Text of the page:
• Mouldy walls. Not only is this unsightly, fungus and bacteria growing in your home is far from healthy. The only way to solve this once it happens is a good clean up and ventilation. A room that always has high moisture content in the air is the bathroom. Granted draught proofing will stop it being cold whilst you’re using the shower. That noted, you’ll certainly have to open the window and let the moisture (and heat) out afterwards. If you don’t do well in the cold it might be worth draught proofing. But that said, if you can manage without, it’s a great room to leave alone and keep money in pocket.
  • Condensation forming on glazing. We’ve gone through this largely already. Sealing the home increases temperature difference between inside and out. This causes more condensation. If you like to sleep with the windows open at night in the winter to avoid condensation(and there are plenty) then sash window draught proofing has diminishing returns for you.

6. Occasionally secondary glazing might be more suitable.

Let’s be perfectly clear, sash window draught proofing can significantly reduce noise pollution. When your sash windows have large gaps and rattle in the wind they’ll improve considerably. If they are just cold and not that draughty, they’ll improve the heat but noise pollution won’t come along all that much.

If your in listed buildings and looking for a solution other than replacement as that’s just simply not an option on the table without huge amount of interaction with local listed officer (and there’s a fair chance you’ll be turned down for slimline glazing anyway, as much as I dislike the look, secondary glazing works incredibly well for reducing noise pollution. it also works more efficiently at heating the home as well. Here’s a look at secondary glazing, it’s pretty ugly stuff:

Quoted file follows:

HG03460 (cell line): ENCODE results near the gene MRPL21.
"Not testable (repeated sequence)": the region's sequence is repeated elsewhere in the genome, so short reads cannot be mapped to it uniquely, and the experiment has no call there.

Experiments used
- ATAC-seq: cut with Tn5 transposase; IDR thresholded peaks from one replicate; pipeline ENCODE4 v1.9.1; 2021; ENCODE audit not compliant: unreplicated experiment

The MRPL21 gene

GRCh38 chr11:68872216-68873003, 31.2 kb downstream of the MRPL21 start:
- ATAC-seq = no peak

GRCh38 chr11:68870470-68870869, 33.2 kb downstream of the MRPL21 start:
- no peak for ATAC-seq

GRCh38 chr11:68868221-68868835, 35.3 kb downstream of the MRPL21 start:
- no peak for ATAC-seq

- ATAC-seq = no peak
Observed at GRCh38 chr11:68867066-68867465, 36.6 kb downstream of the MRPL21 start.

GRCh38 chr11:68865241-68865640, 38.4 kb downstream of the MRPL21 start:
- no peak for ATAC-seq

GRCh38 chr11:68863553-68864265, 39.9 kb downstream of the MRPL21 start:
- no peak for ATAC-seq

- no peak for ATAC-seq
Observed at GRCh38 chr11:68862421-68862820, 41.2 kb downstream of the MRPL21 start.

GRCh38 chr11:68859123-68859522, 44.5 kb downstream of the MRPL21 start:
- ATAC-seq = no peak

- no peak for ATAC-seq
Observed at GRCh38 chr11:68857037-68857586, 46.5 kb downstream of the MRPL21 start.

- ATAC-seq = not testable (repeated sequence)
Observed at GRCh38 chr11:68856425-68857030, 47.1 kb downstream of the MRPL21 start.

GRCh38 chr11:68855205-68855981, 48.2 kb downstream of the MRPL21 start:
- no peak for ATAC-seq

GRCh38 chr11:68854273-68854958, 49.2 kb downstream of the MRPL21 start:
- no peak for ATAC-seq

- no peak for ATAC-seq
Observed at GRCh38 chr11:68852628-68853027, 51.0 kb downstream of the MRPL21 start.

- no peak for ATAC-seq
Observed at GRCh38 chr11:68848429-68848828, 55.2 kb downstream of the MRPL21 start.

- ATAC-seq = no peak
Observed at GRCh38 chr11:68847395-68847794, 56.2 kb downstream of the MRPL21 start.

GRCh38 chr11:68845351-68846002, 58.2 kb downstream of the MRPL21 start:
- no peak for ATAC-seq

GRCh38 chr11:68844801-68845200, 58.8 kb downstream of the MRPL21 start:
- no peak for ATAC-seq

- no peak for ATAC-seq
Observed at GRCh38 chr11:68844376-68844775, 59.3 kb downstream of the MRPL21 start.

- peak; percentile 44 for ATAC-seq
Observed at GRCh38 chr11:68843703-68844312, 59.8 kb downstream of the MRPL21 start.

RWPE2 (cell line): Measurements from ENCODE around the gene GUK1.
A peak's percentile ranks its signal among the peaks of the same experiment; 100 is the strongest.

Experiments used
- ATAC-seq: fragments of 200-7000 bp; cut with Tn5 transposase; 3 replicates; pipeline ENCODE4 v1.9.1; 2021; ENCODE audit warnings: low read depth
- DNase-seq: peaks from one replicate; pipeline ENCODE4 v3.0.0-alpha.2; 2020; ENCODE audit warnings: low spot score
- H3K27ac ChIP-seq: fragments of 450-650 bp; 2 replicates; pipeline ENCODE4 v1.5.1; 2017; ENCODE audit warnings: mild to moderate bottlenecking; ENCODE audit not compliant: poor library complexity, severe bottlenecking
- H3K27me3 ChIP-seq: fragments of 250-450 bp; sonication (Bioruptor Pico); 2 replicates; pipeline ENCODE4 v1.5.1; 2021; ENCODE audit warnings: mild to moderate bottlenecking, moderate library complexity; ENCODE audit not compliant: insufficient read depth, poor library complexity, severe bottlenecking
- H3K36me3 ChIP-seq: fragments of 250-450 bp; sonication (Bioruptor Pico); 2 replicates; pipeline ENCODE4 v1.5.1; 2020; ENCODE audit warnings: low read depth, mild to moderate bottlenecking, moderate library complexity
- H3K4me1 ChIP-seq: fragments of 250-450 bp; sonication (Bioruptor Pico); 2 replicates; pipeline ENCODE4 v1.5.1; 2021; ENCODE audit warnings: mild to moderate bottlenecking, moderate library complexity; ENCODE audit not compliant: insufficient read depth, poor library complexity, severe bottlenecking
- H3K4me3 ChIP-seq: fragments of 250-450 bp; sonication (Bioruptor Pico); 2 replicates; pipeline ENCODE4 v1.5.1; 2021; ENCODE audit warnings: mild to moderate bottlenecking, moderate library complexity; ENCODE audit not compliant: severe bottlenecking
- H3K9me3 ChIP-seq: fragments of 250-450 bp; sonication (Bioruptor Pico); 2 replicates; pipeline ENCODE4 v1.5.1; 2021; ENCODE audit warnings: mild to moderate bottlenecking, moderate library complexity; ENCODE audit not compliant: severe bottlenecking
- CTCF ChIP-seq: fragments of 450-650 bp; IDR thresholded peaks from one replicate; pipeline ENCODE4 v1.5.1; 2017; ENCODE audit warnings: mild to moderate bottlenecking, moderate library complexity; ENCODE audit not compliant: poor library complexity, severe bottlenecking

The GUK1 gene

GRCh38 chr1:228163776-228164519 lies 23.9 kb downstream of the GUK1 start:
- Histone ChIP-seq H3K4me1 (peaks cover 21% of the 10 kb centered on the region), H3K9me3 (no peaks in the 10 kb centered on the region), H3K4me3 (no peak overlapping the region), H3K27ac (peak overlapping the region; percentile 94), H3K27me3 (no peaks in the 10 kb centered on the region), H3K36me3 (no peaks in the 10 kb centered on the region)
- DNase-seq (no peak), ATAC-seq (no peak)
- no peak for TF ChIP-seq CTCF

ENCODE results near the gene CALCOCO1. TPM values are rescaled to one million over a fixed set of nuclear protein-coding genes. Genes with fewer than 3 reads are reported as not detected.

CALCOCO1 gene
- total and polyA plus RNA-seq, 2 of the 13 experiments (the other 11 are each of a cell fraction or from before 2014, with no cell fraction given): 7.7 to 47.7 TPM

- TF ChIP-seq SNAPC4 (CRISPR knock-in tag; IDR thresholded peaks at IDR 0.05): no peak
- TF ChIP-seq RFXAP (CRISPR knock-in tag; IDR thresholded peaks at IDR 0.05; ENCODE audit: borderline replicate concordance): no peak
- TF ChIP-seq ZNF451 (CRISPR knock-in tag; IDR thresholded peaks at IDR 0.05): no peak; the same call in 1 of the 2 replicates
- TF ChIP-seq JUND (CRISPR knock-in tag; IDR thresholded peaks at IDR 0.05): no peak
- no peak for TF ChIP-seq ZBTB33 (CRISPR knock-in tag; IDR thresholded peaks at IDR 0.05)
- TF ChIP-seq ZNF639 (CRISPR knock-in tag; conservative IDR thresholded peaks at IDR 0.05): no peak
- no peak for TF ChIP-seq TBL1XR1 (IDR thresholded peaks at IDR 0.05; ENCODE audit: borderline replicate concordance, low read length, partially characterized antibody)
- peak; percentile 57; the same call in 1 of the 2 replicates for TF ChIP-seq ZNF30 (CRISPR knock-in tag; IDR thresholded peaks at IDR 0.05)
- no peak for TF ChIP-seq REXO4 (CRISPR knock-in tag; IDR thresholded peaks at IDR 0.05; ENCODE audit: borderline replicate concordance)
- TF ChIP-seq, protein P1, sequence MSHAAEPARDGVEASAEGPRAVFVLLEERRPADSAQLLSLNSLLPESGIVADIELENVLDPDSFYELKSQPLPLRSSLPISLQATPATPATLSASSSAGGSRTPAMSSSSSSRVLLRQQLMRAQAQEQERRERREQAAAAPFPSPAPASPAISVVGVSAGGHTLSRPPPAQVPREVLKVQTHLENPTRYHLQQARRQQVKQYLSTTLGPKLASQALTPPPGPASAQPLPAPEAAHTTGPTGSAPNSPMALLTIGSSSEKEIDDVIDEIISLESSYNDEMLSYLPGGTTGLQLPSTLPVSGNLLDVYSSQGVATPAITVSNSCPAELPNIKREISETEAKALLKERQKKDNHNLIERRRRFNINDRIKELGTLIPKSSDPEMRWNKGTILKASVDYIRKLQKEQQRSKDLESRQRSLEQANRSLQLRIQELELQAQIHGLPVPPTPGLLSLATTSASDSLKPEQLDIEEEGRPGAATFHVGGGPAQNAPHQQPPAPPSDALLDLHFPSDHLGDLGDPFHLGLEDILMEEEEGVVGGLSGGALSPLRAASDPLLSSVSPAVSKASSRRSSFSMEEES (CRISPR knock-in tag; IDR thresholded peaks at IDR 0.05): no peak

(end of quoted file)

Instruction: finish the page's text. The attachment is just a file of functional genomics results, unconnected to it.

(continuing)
How to thoroughly destroy the look of a period property with secondary glazing
How to thoroughly destroy the look of a period property with secondary glazing

There is a problem though in my eyes. Secondary glazing is unsightly and always results in a huge build up of dust behind the unit. That’s assuming it’s a cheaper fixed panel. We rarely get round to removing it to clean periodically as it requires. Thinking as I write, it makes sense to draught proof as well if you have the budget to solve this problem.

7. Some sash windows are better off sealed shut entirely.

Again this sounds contradictory. We read all the way down this article about keeping things vented but actually I am referring to bay windows.

Take a typical three sash window bay on the ground floor. When all three sash windows functioning you increase the likelihood of a break in. The side sash windows that are more obscured from the road front are far more vulnerable. Having them all functioning also triples the amount of draught proofing.

You could seal the two side windows fixed. This would leave the larger middle functioning. It would reduce the cost of draught proofing. this bay from £900 or so down to just £300. Also some people install a vent which is a little unsightly whilst sealing a window but it does work and will reduce costs.